What I Meant to Say

Wendy Babiak's Visions and Revisions

Dream vs. Reality

2 Comments

A first book of poems is rather, I’m discovering, like a marriage. One has ideas for a long time about what it’s going to be like, and confrontation with reality can be a little distressing. I spent the morning vivisecting five of my poems because the publication format was too narrow for their expansive lines. What a downer.

Yesterday I got totally sick of my own face, trying to choose an author’s photo. I finally settled on one that doesn’t bother me too much, but after I’d sent it off someone pointed out to me that it has a tree growing out of the top of my head.

I’m reserving hope that, like with marriage, after I’ve come to terms with reality, it turns out even better than I’d imagined, just different.

Author: Wendy Babiak

Poet, permaculturalist, lay Carmelite. Pretty sure the world needs more love and less politics.

2 thoughts on “Dream vs. Reality

  1. I am totally leaving any comments about marriage alone (since I’m your husband) and one doesn’t get to be a husband of 18 years without learning how to let sleeping dogs (like pms, bad mood days, and clothing/book photo angst) lie. Old men are practiced at the arts of hair migration to the back and the ears, as well as female-artist safety/space zone creation. 🙂

    But regarding the reality/ideal discrepancy, I had thought earlier watching you go through this struggle (remember, young men, silently observing) how universal this dichotomy may be. While I disliked Plato much as a youth, as I grow older, I can see how, as they say, all philosophy is but a follow-up on Plato. Although I’m no artist, I have tried to compose music now and then, and I’ve even tried to model some special moments in the art of language, maybe not hitting poetry per se, but writing something. And, for example, in the final mixdown from the multi-track to the .wav file, all of the sudden that wonderful swirling sound I had designed for hours to resonate with some reverb, is – well – just gone. Or my wonderful moment is just another awkward scribbling of an amateur’s self-absorbed minutiae, about as enlightening as a Twitter post on what sandwhich to try for lunch. But as you point out on marriage, this dichotomy is universal in human activity. In my job as a psychiatrist, I often want to provide this life-changing care to every individual I touch, but this health care plan won’t approve that medicine or more visits, or I could have used that second cup of coffee or eighth hour of sleep, or maybe a Big Mac and a caramel sundae was not the most focusing lunch I could have had, or how am I going to pay that bill by that date in full, etc etc. And so, nothing magic happens in that appointment, and I stumble on to the next unrealized ideal opportunity to be destroyed by the unfitness of the moment and circumstance of reality.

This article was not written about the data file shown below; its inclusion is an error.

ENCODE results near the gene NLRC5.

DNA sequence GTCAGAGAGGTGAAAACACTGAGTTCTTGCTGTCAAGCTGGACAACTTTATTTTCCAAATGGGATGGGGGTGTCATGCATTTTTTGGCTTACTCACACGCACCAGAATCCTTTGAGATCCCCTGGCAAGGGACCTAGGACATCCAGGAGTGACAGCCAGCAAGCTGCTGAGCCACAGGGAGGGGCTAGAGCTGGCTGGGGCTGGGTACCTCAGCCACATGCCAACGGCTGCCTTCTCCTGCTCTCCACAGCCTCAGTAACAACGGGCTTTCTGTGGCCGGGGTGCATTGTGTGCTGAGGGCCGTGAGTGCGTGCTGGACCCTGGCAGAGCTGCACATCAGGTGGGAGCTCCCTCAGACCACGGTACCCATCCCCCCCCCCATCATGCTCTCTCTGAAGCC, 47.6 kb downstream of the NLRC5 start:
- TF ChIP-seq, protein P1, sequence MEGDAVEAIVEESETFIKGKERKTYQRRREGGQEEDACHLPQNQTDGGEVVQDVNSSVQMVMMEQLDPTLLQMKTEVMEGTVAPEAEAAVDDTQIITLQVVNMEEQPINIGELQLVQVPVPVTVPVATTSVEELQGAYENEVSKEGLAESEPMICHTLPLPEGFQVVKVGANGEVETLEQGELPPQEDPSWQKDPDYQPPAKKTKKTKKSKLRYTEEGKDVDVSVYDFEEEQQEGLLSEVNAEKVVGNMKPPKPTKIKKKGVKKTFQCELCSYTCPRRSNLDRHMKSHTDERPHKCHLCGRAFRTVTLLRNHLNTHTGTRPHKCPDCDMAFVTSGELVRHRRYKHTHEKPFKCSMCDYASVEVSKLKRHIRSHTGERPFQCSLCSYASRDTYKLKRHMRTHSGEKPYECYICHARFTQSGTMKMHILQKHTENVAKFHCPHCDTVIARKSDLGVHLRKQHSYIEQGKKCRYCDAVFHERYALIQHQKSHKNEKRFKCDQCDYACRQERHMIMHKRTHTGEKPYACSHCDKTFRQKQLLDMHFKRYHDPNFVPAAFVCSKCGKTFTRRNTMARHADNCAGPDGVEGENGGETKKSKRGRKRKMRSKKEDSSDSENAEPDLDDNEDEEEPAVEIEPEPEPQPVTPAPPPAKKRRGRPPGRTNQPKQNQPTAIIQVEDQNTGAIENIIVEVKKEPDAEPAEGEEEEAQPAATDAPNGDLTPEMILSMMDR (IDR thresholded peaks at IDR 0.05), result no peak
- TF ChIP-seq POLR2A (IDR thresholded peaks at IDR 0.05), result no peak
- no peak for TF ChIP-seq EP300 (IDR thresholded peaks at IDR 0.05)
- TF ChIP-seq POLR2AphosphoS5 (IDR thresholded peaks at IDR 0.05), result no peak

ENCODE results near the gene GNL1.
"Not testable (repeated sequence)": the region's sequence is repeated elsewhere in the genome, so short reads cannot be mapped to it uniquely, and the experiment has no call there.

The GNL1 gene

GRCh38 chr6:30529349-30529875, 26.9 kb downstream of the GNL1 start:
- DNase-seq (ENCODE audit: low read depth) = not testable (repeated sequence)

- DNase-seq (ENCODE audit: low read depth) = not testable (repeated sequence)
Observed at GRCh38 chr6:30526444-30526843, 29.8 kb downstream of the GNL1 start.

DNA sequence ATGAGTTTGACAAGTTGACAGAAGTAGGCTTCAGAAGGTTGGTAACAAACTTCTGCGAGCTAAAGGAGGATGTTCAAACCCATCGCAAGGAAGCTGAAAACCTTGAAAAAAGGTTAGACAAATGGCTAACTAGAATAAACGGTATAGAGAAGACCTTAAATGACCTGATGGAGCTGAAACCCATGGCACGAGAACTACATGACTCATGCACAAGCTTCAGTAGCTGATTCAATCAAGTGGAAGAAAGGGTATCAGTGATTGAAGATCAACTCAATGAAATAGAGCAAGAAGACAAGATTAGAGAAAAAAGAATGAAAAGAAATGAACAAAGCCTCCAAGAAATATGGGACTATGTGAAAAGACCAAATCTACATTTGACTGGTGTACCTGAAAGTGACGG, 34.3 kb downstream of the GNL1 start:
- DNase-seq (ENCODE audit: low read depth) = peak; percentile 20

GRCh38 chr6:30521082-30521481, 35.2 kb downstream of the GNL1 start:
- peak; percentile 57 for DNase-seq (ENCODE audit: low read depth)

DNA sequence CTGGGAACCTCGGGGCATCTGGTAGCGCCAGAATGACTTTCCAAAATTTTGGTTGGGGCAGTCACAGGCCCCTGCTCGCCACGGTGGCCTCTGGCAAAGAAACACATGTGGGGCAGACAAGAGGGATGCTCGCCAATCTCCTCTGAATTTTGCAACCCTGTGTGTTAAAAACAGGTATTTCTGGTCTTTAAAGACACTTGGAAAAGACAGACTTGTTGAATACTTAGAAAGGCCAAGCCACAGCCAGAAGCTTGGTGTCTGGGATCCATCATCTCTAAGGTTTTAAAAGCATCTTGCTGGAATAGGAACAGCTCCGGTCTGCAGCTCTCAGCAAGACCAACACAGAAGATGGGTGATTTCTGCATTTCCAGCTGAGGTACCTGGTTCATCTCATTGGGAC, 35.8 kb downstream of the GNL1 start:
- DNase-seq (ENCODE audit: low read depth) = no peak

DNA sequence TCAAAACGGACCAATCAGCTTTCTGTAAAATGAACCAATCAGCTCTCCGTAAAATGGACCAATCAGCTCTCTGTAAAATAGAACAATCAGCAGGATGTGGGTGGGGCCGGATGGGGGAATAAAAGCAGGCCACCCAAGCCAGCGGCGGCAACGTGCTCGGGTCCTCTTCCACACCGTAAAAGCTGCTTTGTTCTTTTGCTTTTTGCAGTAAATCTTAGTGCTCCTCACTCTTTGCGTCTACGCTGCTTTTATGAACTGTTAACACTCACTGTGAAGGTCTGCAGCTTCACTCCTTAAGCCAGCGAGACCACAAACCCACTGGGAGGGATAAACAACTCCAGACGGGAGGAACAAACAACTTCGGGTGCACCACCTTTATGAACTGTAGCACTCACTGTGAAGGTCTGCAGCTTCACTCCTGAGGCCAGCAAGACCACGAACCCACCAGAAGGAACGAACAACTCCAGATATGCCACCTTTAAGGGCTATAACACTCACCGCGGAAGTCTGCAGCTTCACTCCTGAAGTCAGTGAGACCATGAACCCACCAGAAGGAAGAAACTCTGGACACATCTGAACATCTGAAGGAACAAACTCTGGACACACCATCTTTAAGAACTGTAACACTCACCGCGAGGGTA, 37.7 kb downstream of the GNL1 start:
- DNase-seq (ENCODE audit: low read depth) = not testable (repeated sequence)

I think Plato may be right, as our cognition, our morality, our artistic aspirations may lie in an ideal realm, the special and not fully understood domain of consciousness and freewill, and all science, art, and human labor are to bring forth that eternal truth from whence we come and to where we go to rest like a blown-out candle, but the bronze hoops are copies of ideal circles, and all the horses just limping old nags, mere copies in clay, ink, or even flesh, of the ideal mare.

    And forgive the above language and length of time I took to post, Wendy. As Brian Regan says, “I’m not even uni-lingual. Oh you know i can order at restaurants and stuff like, ‘One ham for the eating!’ “

    • Who are you, Cicero? You’re not going to say anything about marriage, but then go on to mention PMS, etc. Ha! And no need to ask forgiveness for your loquaciousness. I’m used to it.

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